It’s Not Just Black and White: What to Know About Design’s Latest Trend

TT What's Hot Article Image Its Not Black and White 5.24

No, it’s not just you – there are an awful lot of black-and-white designs in the branding world

right now. Even as some sectors, like interior design, are starting to swing away from hyper- neutral designs and palettes, the graphic design world seems to be leaning even more into this sleek minimalism. Should your brand be going grayscale, or should you lean into color to buck the trend? It all depends on what you want your branding to convey.


Why Designers Choose Black and White

The decision to create a black-and-white logo or overall branding is rooted in a confident kind of minimalism. The message is that there are no bells and whistles here, only excellent quality and meaningful work.

“To consumers, black and white branding can say, ‘this is an established company’— it’s kind of a power move to shift into an all black and white space, or even to start with one,” Isa Segalovich, a graphic designer, multimedia artist, and writer told Print magazine. “Smaller brands often rely on colors to distinguish themselves from the noise; once you have an enormous corporation, you can shed those colors and say, ‘We don’t need these anymore to stand out. Everyone knows what an apple with a bite taken out of it means.’”[1]

There’s also the inherent psychology of color. Adobe reveals that “black logos tend to be characterized as authoritative, sophisticated, classic, luxurious, and, depending on the design, minimalist,” while “white famously symbolizes purity, integrity, innocence, and simplicity. It’s

clean, fresh, unadulterated, and neutral and conveys calm and comfort. The approach is also leveraged when a company is trying to simplify complex ideas.”[2]

Black and white (or general grayscale) can take the focus off the branding itself, allowing it to almost blend into the background. This can convey a sense that the product or service is what matters most.


Differentiation in a World of Gray

How can brands differentiate themselves if so many logos and branding palettes embrace minimalistic neutrals? Color palettes drive some of the most memorable brands in the eyes of the public – think ‘Tiffany blue,’ the ‘big brown trucks’ of UPS, McDonald’s ‘golden arches,’ or the emerald-green Starbucks mermaid. Using those colors instantly evokes their associated brands.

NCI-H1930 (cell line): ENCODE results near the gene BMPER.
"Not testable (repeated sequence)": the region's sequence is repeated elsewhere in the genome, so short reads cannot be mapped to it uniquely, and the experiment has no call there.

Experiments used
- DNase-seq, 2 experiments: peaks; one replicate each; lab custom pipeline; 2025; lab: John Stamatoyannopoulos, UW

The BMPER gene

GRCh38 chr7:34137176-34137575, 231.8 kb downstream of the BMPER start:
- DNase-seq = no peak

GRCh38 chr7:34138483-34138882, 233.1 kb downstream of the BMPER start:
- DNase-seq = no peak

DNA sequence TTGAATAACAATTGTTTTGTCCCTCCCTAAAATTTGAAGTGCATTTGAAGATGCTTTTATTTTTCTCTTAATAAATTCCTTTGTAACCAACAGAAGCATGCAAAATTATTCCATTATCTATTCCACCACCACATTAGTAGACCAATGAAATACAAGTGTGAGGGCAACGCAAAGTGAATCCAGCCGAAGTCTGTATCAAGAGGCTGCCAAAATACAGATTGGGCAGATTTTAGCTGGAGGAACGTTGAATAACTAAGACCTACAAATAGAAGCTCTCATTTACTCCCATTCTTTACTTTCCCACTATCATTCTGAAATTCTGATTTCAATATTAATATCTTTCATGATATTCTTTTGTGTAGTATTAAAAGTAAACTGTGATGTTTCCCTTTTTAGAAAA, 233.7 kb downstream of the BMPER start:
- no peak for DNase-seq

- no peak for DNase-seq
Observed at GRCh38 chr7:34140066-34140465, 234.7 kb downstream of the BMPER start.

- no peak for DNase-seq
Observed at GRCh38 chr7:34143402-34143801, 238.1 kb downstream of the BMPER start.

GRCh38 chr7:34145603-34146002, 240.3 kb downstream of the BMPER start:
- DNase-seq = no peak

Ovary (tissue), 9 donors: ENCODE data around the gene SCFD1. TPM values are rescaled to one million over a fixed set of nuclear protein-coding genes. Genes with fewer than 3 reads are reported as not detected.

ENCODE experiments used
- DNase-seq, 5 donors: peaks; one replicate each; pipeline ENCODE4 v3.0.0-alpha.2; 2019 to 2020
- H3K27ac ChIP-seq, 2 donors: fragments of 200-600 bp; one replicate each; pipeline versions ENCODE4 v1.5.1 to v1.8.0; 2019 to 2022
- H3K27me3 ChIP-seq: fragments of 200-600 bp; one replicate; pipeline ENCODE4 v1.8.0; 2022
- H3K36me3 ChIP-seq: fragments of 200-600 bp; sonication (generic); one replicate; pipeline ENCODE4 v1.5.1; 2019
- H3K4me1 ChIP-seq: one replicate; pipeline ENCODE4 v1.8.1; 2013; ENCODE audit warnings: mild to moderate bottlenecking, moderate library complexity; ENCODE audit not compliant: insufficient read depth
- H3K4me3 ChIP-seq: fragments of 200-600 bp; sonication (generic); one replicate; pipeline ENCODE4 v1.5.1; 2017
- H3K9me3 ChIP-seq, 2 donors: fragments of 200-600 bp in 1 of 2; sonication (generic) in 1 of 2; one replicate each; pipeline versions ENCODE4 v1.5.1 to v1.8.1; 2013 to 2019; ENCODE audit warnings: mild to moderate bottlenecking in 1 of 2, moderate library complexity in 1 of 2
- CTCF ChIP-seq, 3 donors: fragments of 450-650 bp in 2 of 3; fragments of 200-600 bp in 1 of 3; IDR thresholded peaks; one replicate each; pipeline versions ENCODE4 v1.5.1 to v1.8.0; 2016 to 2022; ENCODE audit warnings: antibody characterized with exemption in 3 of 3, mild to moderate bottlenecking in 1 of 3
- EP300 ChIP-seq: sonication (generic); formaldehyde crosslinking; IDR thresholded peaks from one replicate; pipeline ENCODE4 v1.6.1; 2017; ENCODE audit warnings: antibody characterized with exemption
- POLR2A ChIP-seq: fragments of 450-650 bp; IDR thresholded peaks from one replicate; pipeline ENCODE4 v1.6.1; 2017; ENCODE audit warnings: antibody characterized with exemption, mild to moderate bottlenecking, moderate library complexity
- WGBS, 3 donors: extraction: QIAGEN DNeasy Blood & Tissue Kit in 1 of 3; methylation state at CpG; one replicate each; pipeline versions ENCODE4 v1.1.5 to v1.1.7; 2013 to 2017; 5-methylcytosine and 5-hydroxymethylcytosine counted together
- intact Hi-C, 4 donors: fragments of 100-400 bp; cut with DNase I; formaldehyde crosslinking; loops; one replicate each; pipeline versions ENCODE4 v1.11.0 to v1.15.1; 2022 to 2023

If they decide to take color off the table, brand designers must find other ways to set themselves apart. Grayscale logos and designs run the risk of looking flat or unmemorable, so graphic designers might explore other elements to provide interest, for example:

  • Textures
  • Shadows
  • Patterns
  • Shapes
  • Typography/font
  • Negative space

Consider also how these different elements may appear in your broader branding strategy. Your approach goes beyond just a simple logo; it also involves your website design, what your emails look like, what designs (and materials and techniques) you use on physical, direct mail pieces, and so on. Each element can reflect something about your brand’s personality, mood, or goals, with or without bold colors.


Going Against the Trend

As with any trend, some go against the grain. Black-and-white branding tends to portray a vibe of minimalism, cutting-edge technology, and sleek stylishness. While that might be desirable for some brands and industries, others are looking to appeal to customers in a warmer, more vibrant way.

In particular, brands that want to convey a sense of approachability, joy, or freshness lean more toward color than the grayscale trend. Bright colors and a pop-art style can make your brand stand out from the wash of black-and-white competition. A grayscale palette, especially in the wrong hands or the wrong industry, can evolve past ‘sleek and stylish’ to become ‘cold and unapproachable.’ In contrast, people like to see bright colors that bring a sense of fun and playfulness, which, in turn, can help increase positive customer sentiment or even trust and loyalty. If you want to strike a balance, consider pairing a bright or busy color palette with sleek minimalism in other elements, like the shapes, lines, and fonts used.

There’s no right answer as to whether your brand should lean into the black-and-white branding trend or the bright-and-playful counter-trend. Ultimately, it comes down to the tone and message you want people to associate with your brand. A creative brand sticks in customers’ memories for a long time – make sure yours is one of them!


[1] Gordon, Chloe. “Are We Losing Color? All Logos Are Starting To Look The Same.” Print, 24 August 2023,

[2] “How to make a distinctive, powerful black-and-white logo.” Adobe Express,